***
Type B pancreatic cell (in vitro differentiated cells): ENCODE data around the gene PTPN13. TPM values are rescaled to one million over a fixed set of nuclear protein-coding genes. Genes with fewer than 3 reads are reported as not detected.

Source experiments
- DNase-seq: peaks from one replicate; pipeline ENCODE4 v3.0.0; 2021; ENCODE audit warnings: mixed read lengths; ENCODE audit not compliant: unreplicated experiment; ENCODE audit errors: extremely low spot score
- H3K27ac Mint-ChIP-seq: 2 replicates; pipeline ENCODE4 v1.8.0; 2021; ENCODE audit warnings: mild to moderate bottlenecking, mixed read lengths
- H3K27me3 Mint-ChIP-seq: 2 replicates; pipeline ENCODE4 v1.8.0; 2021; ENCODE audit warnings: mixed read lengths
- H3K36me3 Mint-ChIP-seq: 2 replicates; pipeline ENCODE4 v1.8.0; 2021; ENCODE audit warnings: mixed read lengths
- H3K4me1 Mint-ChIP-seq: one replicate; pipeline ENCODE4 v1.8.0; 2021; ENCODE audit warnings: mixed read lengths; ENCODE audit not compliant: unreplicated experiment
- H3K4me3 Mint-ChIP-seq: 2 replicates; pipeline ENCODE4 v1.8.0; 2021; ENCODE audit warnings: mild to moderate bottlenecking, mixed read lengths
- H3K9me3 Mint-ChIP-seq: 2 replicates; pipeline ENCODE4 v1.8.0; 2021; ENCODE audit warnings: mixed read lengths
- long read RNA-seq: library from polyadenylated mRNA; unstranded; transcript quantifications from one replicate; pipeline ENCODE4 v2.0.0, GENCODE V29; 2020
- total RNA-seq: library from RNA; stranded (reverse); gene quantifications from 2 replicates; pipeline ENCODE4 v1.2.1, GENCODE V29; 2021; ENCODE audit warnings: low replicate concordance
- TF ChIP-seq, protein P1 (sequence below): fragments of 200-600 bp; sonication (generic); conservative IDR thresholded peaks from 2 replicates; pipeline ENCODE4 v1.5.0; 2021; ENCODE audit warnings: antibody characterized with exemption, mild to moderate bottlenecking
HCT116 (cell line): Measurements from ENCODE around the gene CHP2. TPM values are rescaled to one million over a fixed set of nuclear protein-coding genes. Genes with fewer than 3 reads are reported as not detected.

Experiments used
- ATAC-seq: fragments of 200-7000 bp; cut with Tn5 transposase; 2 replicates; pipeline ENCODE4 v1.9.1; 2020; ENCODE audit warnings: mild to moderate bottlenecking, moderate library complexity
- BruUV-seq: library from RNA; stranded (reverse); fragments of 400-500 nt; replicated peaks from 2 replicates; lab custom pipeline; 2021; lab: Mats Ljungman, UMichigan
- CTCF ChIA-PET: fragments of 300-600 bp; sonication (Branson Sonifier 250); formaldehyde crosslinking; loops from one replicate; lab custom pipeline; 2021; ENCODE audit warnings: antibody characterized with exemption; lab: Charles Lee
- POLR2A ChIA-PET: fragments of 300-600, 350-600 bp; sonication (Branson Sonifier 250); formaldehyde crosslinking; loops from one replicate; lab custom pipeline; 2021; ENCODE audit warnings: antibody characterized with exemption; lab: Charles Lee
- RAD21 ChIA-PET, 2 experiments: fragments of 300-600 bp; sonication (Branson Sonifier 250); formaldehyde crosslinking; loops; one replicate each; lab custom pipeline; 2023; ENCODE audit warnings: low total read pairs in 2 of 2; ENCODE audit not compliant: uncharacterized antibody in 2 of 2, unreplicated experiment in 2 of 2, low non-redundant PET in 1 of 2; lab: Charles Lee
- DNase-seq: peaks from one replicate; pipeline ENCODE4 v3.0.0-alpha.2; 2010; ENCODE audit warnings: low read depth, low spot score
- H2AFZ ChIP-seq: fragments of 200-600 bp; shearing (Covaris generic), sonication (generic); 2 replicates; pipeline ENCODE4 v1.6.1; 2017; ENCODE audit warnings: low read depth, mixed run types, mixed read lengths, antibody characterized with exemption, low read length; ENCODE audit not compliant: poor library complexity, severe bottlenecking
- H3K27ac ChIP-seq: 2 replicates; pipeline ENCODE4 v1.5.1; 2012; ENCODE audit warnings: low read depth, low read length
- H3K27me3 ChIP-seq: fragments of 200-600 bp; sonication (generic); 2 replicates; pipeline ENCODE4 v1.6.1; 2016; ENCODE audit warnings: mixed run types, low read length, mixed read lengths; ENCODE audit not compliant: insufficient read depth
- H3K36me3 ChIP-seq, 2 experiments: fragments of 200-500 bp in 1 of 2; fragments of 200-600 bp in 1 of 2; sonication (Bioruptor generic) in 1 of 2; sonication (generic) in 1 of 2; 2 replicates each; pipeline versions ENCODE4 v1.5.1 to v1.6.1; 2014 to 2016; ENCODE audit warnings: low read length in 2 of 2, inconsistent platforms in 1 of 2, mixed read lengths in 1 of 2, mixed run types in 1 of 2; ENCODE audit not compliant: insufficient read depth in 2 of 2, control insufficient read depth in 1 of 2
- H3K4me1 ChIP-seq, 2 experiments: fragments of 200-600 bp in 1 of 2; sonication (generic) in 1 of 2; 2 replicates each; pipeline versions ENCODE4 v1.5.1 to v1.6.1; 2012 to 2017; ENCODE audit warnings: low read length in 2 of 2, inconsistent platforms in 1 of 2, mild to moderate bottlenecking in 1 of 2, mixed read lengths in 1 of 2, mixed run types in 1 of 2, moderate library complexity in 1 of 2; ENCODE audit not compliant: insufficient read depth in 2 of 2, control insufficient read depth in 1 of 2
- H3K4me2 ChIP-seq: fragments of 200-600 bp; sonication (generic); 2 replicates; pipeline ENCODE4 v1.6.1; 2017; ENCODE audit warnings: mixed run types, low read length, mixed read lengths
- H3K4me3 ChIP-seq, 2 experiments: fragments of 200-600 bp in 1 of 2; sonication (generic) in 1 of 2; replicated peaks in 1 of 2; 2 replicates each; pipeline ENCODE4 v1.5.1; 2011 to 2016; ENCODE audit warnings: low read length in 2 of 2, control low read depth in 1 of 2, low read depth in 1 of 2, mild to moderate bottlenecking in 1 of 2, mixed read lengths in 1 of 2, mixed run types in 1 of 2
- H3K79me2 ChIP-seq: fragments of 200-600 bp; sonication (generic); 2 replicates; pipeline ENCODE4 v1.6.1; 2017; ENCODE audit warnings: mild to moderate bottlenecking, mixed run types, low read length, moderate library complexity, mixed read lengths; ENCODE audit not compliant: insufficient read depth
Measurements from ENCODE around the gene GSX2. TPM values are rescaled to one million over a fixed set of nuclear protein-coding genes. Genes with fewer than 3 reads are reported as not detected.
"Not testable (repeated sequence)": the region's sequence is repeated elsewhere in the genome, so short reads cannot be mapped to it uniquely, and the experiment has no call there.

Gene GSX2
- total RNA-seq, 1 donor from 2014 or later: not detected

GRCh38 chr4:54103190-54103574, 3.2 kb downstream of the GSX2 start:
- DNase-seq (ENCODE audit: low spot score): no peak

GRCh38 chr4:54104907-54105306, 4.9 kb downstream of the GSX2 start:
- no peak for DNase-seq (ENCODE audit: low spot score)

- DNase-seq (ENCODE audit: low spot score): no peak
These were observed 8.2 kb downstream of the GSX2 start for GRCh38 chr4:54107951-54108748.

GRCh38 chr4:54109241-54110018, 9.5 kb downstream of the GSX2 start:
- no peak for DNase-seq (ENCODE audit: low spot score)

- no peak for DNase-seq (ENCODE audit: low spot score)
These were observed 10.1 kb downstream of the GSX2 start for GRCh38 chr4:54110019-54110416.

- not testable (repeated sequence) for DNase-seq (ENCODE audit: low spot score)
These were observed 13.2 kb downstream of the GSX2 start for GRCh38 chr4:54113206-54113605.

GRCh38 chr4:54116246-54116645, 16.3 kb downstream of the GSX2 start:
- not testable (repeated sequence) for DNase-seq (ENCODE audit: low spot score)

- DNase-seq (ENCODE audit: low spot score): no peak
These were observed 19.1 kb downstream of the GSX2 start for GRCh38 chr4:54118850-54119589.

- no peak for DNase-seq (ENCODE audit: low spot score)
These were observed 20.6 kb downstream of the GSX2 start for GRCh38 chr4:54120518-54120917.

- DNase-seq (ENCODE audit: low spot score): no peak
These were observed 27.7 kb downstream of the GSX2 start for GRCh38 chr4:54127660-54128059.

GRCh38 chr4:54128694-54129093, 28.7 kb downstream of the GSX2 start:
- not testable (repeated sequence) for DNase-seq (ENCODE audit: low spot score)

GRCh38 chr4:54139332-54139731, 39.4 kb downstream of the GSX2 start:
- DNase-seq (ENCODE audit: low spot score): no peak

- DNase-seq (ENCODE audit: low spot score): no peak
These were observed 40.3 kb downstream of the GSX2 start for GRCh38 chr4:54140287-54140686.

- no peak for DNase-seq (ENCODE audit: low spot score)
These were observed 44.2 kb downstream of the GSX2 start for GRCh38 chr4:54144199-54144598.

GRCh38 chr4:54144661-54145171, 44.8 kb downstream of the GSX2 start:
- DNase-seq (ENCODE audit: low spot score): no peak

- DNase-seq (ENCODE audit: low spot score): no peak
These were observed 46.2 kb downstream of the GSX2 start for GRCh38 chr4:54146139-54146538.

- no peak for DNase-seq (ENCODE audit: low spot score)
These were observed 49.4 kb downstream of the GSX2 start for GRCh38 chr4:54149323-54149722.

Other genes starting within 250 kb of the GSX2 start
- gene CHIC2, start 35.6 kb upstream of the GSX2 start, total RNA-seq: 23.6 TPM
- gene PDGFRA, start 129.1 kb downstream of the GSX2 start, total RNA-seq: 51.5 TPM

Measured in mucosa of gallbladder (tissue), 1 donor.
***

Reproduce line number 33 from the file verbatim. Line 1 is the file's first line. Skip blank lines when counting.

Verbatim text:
GRCh38 chr4:54103190-54103574, 3.2 kb downstream of the GSX2 start: